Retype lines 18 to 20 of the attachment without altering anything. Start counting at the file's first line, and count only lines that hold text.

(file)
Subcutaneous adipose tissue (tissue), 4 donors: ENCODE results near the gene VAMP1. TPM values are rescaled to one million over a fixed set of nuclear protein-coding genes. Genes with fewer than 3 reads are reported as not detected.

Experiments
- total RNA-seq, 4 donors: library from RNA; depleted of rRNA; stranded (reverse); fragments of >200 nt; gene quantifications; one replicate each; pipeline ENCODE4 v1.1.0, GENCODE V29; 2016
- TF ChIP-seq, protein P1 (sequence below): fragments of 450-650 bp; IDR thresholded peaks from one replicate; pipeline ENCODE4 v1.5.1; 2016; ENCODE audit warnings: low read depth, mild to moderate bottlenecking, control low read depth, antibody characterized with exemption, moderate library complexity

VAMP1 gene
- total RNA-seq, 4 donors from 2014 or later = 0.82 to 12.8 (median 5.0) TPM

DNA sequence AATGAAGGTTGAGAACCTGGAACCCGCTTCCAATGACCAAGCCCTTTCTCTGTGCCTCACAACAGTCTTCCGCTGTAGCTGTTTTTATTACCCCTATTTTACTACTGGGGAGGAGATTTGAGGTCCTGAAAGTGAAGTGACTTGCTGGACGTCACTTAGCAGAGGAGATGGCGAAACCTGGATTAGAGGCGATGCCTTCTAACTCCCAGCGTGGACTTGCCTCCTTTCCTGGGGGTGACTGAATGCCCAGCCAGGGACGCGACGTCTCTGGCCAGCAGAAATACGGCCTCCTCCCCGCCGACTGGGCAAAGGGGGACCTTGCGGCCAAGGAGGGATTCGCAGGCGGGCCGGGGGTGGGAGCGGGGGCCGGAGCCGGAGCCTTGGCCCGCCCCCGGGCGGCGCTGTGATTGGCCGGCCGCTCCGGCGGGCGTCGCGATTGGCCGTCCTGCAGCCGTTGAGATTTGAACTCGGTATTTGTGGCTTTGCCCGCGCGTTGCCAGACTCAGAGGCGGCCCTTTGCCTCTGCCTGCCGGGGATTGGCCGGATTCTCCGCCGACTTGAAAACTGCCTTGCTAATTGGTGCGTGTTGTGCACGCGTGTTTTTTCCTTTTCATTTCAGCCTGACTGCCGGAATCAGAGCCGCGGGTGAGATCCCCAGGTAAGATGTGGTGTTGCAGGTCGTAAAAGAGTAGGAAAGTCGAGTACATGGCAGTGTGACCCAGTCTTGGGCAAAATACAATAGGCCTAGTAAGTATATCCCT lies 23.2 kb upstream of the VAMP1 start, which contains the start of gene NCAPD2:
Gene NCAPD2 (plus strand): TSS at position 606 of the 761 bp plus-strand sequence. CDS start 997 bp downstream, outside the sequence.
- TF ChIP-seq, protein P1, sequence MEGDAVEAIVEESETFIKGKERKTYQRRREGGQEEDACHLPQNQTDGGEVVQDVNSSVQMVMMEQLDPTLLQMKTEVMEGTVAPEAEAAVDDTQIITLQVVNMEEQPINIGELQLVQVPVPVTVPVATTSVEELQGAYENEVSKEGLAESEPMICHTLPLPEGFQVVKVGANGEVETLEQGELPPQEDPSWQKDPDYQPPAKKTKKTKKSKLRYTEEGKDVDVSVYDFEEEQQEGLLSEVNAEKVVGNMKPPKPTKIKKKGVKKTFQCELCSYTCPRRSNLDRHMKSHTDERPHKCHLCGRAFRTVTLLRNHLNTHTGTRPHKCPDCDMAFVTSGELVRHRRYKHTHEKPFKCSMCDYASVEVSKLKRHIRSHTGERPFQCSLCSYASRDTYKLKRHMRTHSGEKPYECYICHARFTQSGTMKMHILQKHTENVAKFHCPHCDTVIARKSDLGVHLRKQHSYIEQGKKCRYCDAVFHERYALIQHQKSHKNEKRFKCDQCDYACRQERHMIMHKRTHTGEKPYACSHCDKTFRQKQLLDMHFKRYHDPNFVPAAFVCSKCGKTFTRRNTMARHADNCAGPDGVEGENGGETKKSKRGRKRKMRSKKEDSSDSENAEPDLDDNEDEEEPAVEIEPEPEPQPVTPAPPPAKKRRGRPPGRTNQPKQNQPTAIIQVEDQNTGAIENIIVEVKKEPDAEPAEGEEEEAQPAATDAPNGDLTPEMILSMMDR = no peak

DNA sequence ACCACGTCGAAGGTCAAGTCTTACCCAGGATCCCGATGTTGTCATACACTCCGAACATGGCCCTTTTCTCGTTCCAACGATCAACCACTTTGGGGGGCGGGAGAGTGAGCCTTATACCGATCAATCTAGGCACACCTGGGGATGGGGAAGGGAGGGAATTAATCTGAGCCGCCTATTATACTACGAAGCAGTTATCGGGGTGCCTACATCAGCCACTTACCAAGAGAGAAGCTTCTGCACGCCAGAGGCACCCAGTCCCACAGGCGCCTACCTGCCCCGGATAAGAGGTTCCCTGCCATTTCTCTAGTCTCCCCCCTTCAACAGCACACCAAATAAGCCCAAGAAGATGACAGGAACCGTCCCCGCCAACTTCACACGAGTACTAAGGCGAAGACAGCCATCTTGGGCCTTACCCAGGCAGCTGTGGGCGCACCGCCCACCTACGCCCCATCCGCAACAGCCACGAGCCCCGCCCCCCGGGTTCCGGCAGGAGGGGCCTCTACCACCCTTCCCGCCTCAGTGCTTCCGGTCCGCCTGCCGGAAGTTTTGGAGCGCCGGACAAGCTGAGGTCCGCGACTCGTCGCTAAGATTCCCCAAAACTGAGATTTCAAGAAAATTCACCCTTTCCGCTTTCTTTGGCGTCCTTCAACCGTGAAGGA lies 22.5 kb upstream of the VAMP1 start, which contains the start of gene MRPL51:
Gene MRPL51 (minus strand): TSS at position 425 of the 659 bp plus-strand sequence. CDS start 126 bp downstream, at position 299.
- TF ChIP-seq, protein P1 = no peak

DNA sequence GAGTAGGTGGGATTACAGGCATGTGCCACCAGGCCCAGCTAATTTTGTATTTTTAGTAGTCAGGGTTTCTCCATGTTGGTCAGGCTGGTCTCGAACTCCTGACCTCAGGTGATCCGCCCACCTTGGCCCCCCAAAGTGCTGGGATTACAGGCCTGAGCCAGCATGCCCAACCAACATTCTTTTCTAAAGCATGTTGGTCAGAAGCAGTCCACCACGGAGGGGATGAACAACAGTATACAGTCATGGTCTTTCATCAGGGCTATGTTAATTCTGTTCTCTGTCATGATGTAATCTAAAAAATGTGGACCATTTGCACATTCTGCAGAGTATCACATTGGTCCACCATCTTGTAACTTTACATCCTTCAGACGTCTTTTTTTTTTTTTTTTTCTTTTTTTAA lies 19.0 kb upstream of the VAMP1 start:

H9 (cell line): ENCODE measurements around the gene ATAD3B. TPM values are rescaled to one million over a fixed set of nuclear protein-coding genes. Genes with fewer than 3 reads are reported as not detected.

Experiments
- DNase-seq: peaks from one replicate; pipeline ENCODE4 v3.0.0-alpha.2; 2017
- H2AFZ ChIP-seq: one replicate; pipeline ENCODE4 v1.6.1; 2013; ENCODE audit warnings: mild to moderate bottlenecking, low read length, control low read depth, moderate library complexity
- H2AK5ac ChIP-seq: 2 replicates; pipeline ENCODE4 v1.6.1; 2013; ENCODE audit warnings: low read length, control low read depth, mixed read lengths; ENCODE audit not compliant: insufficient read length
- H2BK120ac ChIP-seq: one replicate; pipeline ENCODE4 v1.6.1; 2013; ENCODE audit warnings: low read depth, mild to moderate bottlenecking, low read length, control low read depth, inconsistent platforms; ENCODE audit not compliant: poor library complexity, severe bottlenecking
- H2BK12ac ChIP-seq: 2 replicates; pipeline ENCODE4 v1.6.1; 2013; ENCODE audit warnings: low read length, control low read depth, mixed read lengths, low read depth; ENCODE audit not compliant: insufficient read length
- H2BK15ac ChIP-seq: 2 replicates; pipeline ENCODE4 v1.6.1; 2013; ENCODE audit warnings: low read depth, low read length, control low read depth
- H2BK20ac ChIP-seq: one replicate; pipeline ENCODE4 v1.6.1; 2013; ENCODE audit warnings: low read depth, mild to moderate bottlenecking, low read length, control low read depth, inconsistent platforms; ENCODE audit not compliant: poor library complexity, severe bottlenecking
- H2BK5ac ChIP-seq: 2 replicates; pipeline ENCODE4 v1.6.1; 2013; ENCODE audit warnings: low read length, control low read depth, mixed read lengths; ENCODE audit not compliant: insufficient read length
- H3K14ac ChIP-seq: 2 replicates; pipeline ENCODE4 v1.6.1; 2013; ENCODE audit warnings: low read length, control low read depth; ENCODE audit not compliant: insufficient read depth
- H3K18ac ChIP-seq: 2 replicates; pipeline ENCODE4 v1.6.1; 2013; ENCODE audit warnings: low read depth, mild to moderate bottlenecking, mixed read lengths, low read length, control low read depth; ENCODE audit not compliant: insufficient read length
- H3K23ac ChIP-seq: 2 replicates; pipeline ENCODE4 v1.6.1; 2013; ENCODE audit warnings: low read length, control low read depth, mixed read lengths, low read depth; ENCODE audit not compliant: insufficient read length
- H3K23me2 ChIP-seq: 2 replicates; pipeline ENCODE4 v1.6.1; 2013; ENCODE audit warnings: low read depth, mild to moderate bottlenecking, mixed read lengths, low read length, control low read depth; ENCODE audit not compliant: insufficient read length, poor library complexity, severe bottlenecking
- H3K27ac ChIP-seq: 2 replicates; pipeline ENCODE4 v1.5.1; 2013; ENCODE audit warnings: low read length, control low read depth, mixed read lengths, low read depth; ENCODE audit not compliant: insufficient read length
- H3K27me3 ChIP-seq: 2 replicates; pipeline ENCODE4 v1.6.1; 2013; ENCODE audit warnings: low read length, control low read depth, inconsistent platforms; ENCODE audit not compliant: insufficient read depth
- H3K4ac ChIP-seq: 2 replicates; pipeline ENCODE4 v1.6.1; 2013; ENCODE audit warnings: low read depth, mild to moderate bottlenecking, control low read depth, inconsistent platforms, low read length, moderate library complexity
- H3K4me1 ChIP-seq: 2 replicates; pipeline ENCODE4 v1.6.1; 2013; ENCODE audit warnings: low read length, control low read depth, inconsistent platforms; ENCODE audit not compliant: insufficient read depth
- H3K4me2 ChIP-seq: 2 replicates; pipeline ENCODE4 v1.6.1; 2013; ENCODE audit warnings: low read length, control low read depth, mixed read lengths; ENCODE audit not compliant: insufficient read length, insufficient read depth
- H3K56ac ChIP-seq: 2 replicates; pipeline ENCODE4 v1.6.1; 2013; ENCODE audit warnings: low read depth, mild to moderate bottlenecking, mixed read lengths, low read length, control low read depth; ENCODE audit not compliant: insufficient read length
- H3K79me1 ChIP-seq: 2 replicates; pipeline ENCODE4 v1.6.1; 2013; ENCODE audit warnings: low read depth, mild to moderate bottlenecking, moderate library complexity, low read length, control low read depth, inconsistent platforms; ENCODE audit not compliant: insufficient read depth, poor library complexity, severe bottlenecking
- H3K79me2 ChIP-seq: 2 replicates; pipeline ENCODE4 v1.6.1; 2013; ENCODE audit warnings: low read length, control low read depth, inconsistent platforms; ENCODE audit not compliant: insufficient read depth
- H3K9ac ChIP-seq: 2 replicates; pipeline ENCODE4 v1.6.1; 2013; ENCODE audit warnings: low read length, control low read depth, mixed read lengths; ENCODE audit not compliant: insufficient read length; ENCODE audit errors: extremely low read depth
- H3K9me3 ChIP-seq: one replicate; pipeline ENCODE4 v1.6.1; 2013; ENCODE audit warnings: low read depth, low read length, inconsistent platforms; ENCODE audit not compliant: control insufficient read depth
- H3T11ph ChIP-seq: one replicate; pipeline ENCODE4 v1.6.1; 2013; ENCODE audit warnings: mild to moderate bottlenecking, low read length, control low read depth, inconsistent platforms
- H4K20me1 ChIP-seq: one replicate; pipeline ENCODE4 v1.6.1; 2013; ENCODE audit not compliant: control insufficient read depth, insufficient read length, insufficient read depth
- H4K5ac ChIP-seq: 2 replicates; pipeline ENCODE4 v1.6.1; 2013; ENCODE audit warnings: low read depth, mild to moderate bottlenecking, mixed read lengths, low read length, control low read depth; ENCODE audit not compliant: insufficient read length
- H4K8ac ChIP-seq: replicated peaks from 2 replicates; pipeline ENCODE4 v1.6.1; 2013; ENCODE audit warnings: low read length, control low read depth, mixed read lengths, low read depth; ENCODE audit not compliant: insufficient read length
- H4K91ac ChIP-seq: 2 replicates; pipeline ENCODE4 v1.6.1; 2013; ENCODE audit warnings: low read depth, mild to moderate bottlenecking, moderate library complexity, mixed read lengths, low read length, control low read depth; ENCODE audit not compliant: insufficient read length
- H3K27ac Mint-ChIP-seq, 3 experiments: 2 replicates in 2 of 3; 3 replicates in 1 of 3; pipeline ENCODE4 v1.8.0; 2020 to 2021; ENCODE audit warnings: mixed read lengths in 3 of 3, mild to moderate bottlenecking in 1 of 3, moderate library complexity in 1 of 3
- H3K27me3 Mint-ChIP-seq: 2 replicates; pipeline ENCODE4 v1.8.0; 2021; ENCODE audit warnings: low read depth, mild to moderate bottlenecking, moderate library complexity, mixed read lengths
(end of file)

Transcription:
- H2AK5ac ChIP-seq: 2 replicates; pipeline ENCODE4 v1.6.1; 2013; ENCODE audit warnings: low read length, control low read depth, mixed read lengths; ENCODE audit not compliant: insufficient read length
- H2BK120ac ChIP-seq: one replicate; pipeline ENCODE4 v1.6.1; 2013; ENCODE audit warnings: low read depth, mild to moderate bottlenecking, low read length, control low read depth, inconsistent platforms; ENCODE audit not compliant: poor library complexity, severe bottlenecking
- H2BK12ac ChIP-seq: 2 replicates; pipeline ENCODE4 v1.6.1; 2013; ENCODE audit warnings: low read length, control low read depth, mixed read lengths, low read depth; ENCODE audit not compliant: insufficient read length